The final montage set to “Take Me Down Easy” by James Henry Jr. could be a beautiful close to the stories we’ve seen play out over this season and series—and if you kept from tearing up during it, you’re a stronger person than I. Princess Carolyn’s finally able to acknowledge her life is better if she spends more time with Ruthie, and is smart enough to reach out so Judah picks up the slack at Vim. Todd works up the courage to call his mother and finally gets an outreach on All About That Ace. Diane’s realized that gaining some weight and admitting Dawson’s Creek was bad is a small price to pay if she can feel happy once again. Mr. Peanutbutter’s made a friend he trusts to solve the problems with his fiancee. And BoJack sits alone with the aftershock of a moment of community and grace, staring ahead, looking for the first time as if he can forgive himself for the person he was.

Advertisement
Screenshot: Netflix

Of course, there’s still nine episodes left, including a midseason finale that could go in any direction, so this isn’t likely to last for anyone. But the “The Face Of Depression” is a true moment of grace that needs to be valued for what it is, in a world that so seldom lets anyone have it.


Stray observations:

  • Achievement in Voice Acting: YouTuber Echo Gillette makes a big impression as Maude the Cinnabun-ny with her big ideas about the cinnabungalow and the weary way that she deflects questions about having sex. And it’s a win for representation, as Gillette is openly asexual herself. I’m very excited to see her interacting with Todd in the back half of the season.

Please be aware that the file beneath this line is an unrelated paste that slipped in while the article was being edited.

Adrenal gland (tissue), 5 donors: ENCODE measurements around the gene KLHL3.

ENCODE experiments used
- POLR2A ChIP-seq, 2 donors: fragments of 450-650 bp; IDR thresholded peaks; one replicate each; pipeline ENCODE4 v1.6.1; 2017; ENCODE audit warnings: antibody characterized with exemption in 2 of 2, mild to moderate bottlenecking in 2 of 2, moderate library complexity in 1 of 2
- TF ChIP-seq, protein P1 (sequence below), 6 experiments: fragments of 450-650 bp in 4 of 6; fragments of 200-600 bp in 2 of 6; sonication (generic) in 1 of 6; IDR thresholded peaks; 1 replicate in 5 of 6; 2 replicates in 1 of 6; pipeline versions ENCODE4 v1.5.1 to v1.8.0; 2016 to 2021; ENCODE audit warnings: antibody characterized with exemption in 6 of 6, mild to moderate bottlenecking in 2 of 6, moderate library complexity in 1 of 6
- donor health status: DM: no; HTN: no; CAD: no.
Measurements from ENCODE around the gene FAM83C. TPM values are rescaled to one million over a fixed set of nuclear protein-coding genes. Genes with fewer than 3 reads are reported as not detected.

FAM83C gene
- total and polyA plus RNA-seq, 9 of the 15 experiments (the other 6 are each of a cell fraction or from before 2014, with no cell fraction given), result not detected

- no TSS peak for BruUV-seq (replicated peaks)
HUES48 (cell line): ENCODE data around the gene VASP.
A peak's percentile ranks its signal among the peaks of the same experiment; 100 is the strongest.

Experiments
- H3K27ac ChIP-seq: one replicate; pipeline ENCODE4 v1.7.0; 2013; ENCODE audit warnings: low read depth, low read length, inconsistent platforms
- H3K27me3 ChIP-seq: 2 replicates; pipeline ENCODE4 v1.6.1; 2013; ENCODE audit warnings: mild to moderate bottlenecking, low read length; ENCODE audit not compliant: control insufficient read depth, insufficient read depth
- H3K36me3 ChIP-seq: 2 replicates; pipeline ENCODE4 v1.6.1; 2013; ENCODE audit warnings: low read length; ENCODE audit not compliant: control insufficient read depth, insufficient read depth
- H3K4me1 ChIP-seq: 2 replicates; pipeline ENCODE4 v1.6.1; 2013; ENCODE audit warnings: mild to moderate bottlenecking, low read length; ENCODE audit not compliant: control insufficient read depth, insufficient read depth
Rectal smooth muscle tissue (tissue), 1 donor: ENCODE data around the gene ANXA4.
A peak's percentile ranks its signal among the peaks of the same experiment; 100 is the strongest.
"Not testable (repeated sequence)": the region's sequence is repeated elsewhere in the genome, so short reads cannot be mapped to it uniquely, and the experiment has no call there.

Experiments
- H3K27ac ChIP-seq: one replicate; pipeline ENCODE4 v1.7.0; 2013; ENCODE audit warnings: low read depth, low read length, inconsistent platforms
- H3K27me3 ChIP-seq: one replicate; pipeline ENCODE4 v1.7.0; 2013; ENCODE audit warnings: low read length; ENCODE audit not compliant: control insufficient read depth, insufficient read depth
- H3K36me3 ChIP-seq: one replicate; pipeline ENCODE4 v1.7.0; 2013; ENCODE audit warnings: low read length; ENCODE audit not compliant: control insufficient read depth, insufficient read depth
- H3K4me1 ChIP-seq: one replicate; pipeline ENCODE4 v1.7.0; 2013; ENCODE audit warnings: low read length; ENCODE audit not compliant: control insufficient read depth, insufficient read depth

• Judah and Princess Carolyn successfully negotiate an end to the strike that both sides can live with. Terms include recognizing all birthday parties in a once-a-month grouped celebration, and that assistants will be upgraded from garbage to recycling with the possibility of being up-cycled into the professional equivalent of a seatbelt/license plate purse.
  • Princess Carolyn’s coffee cup: Peaches Carpenter.
  • Diane’s at least outwardly excited about her book of personal essays. “I mean, who am I, Sloane Crosley?” BoJack: “Who’s Sloane Crosley?” Diane: “Good point, who’s Sloane Crosley?” BoJack: “Yeah, who is Sloane Crosley?” Diane: “Exactly.” (Even she doesn’t know.)
  • BoJack mentions he wants to go somewhere that isn’t winter, and Hollyhock and Tawnie throw out some suggestions: California, Florida, Arizona, some parts of Texas. I see what you’re doing there, BoJack Horseman.
  • BoJack’s not kidding about that painting being priceless: its real-world equivalent broke auction records last year with a $90.3 million price tag. But Princess Carolyn’s suggestion to “tape it back together and call it a Rauschenberg” will go a long way to making up the difference.
  • BoJack cites offers from other colleges: UCLA, USC, UTI. And his competition is Raven Symone. “She’s circling around, portending my doom?! She’s gonna swoop down and peck out my chances?! That’s so... like her.
  • “Stewardess? I think the preferred term is ‘flight servant.’”
  • “What do I look like, the Wesleyan Argus?” If only it was called the Wesleyan Equus, that would be the best pun of the episode.
  • “It was nice of you to bring Panda Express for everyone.” “...Yeah, everyone.”
  • “Please stay on the line for a survey that directly determines whether or not I get fired!”
  • “Looks like you found some solace in our show. Stay if you like. In thirty minutes, we start over.”
  • Today in Hollywoo signs:
Screenshot: Netflix
Advertisement
  • Today in Wesleyan signs:
Screenshot: Netflix
Advertisement

Share This Story

About the author

Les Chappell

Les Chappell is a freelance writer based in Portland, Oregon. He drinks good whiskey and owns too many hats.